I went back to my favoured haunt where I had promised myself to try one of Georgia's staples, Khinkali. This is meat dumplings served rather unappetisingly on their own and again a tad heavy on the stomach for the uninitiated. They were purse shaped bags of plain dough filled with spicy pork mince and were very filling. You always received 10 but half that would have sufficed. I couldnt get anywhere near finishing them which is saying something.

After finally finding a net cafe which actually worked I remained no further forward in some respects, the Georgian Railways website was under construction and only in Georgian anyway. Having had 3 failed attempts at locating the nearby Kutaisi I train station (Lonely Planet dodgy map syndrome strikes again) I eventually headed off in the general direction of the Kutaisi II station knowing there would be a night train to catch. True to form though I got snookered, the road to follow for 3Ks according to the map forked after 2 and I knew not which way to go. In the dark deserted suburban street I then had one of those golden encounters which make all the difference. It just so happened at that point that a young local boy passing by, the only other soul in sight, asked me for the time and so in turn I looked to him for help. I normally found that a good attitude paid dividends and football was always a popular icebreaker, I had to admit though I was a little short on the recent fortunes of Dynamo Tbilisi! From what little I understood from him the station was miles away and I would have to take a taxi. More than that though, it transpired that he knew better than the guidebook did that the night train actually departed from Kutaisi I not Kutaisi II after all. In my confused and sceptical state we jumped in a dodgy Lada and some while later he escorted me all the way to the ticket desk and had the attendant ladies sort me out. Though I thought perhaps he was on the make I didnt care, it was a cheap country and for once this guy deserved my money for his help. In the end however he refused point blank to accept it. Only 17 or 18, I'd taken him miles out of his way and was sincerely heartened by his act of kindness, what a star.

In true Soviet fashion there were 3 women to sell me my ticket, whereby they tabulated ledgers, handwrote some notes amidst piles of photocopied tickets and most unusually then proceeded to hand cut my ticket out with scissors. It was the most remarkable ticket I had ever received for anything. Complete with a jaggy point, the shape of it reminded me of the stylised Glock pistols found plastered all over the Scottish parliament. Not content with that, another lady then folded it into 2 unequal parts and added some more scribbles on the fold for good measure. Andy Warhol would have loved it. The one with a hint of English requested my passport and I quized in the light of the ensuing farce whether she was KGB. It was all she could do not to smile, that would never have fitted the image. All that was left was to kill the 3 hours until the 1am departure time and fortunately the one sign of life at the station was a beer den where I learned very quickly it was worth paying more for quality. The concourse itself was another massive Soviet carbuncle the size of the Kingsgate, "illuminated" by a single bare lightbulb. It was a bad dream like a scene out of the Omega Man with untold creatures shuffling about in the dark. The only good news was that I dont suppose anyone could have noticed I hadnt shaved for a week! The farce was complete when the dinky 2 carriage train trundled up early and I boarded my allotted wagon no.14. Upon stuttering back and forward as though having a coughing fit it eventually limped out of Kutaisi and stayed like that all the way. It was as though they had to eke out the journey in order to make it last the night!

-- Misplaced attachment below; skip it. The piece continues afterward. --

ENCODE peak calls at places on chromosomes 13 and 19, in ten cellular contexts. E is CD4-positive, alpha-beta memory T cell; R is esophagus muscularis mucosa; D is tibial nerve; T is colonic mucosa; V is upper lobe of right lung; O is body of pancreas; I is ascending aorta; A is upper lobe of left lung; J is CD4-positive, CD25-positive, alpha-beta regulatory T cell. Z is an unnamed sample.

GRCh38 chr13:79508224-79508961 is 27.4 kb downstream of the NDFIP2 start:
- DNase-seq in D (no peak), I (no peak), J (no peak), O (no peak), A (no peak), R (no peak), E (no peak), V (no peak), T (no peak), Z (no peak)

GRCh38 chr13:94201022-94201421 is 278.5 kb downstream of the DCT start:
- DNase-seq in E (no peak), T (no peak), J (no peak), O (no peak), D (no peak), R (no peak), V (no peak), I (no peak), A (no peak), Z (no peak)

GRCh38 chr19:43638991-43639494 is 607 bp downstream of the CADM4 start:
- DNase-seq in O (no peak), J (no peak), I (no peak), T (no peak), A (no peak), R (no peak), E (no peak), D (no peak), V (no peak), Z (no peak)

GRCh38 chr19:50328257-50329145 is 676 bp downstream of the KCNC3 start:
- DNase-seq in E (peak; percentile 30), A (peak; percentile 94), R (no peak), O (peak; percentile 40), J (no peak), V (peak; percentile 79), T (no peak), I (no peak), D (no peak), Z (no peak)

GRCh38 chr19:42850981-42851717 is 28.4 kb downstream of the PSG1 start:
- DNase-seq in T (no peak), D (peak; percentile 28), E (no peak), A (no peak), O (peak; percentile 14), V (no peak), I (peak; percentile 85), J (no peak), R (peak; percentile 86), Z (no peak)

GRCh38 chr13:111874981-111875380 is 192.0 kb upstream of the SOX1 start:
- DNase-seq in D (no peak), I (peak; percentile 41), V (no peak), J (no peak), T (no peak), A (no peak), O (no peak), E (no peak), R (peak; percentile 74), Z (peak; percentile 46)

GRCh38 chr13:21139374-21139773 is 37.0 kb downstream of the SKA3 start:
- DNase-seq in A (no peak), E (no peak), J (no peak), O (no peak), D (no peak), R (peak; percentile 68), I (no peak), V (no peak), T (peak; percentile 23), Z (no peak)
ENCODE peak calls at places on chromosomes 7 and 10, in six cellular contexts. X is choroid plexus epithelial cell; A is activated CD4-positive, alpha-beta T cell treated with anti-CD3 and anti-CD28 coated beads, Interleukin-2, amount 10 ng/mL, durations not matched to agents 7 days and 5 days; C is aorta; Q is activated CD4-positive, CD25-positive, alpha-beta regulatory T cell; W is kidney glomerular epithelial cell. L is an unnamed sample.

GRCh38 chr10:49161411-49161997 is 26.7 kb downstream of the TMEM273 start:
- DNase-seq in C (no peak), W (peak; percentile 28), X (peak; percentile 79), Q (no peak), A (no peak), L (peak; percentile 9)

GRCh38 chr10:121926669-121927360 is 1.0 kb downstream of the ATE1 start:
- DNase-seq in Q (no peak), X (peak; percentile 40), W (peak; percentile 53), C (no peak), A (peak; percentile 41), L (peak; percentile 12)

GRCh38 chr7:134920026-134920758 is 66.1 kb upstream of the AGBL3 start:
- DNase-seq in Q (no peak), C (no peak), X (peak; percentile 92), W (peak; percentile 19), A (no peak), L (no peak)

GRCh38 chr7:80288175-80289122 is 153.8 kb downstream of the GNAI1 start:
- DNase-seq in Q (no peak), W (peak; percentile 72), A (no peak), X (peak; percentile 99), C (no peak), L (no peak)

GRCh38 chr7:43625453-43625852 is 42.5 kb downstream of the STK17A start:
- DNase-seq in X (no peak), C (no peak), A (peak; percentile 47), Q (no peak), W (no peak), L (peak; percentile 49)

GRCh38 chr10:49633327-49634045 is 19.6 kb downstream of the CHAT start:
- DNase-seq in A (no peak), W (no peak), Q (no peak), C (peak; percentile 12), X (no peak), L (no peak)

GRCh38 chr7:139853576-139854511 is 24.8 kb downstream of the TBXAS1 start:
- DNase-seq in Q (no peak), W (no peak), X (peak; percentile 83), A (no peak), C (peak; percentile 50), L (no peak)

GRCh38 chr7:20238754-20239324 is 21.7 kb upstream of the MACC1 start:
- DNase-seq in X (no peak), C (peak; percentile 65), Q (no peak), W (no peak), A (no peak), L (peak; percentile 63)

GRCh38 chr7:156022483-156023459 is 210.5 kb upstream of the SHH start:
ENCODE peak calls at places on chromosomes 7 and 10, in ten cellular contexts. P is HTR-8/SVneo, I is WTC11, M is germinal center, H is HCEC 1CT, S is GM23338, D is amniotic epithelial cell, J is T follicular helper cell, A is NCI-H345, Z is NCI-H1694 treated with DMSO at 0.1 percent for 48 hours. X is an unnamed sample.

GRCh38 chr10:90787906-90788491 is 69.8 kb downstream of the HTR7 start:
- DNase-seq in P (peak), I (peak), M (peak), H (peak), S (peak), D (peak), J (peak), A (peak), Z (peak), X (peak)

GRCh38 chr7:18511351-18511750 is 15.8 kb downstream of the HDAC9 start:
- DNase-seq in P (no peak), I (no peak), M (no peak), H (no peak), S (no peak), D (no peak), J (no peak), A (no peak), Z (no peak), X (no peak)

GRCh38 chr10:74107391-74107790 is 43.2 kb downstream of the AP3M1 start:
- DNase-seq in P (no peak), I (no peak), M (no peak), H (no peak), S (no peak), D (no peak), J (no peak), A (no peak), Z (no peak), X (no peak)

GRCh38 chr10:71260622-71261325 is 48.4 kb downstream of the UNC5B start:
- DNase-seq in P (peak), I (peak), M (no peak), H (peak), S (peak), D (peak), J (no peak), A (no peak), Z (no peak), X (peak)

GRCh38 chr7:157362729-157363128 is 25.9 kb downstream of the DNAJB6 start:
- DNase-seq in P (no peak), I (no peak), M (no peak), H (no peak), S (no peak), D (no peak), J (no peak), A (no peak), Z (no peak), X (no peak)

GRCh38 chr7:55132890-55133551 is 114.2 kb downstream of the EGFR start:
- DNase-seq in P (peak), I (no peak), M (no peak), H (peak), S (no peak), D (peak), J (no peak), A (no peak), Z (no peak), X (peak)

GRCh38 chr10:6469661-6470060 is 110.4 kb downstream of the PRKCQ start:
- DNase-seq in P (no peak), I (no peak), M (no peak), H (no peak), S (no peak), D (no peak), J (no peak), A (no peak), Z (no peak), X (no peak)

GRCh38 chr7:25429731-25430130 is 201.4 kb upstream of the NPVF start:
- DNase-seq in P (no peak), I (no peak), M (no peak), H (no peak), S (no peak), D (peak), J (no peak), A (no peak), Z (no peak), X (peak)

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Batumi to Kutaisi


If the town in parts was dodgy, the Batumi bus station was singularly a bad advertisement for progress. The gap in public transport provision since liberalisation had been filled by 101 battered minivans known as Marshrutkas and I had the job of finding one to Kutaisi this morning. With signs unreadable I asked around and waited half the day to get going, the very pretty journey eventually passing through very verdant land, almost sub-tropical, with pigs and cattle free to roam across the roads and fantastic mountain ranges to either horizon north and south. My stunning first view of the snow crested Caucuses and I was not disappointed. Without explanation I was dumped at the bus station well away from the centre whilst everyone else stayed on board, and it was a long walk just to end up at the incongruous Intourist Hotel. This behemoth sat on the main square with not even so much as a sign to bely its existence, I simply figured from my map that the anonymous door leading to a once grand stair case had to be the joint. It was a massive draughty carbuncle full of refugees from Georgia's colourful recent civil unrest but it kept a few rooms free for passing fools like me. No water, no flush, nobody cared. The stark contrast with Turkey crossed my mind that in that country new projects were seen all over the place, it just seemed like they were never finished. Even the end product tended to be shoddily done. Soviet Georgia however had been built to last but unfortunately that was 70 years ago, with not a spot of maintenance done ever since. With the last of the sun I climbed the nearby hill to see Davrigi Cathedral, a ruin but a fine one at that. Its still used for ceremonies despite not having a roof and has found a place on the UNESCO list. There was a great view of the whole town and snow crested ...... mountains to the South. I managed to find a pretty jumping modern wee joint on the main square which pumped out what could best be described as wholesome food and good cheap beer. And it actually proved to be the star attraction in town. With no internet to be had after 7pm, a couple of tins back in my barn like room was the best the night could muster. For a second city it was pretty second class it had to be said. Not that there was anything particularly wrong with it but not much to see, nothing to do and as dead and dark as Brezhnev after the sun went down.

Posted by andyhay 00:00 Archived in Georgia Comments (0)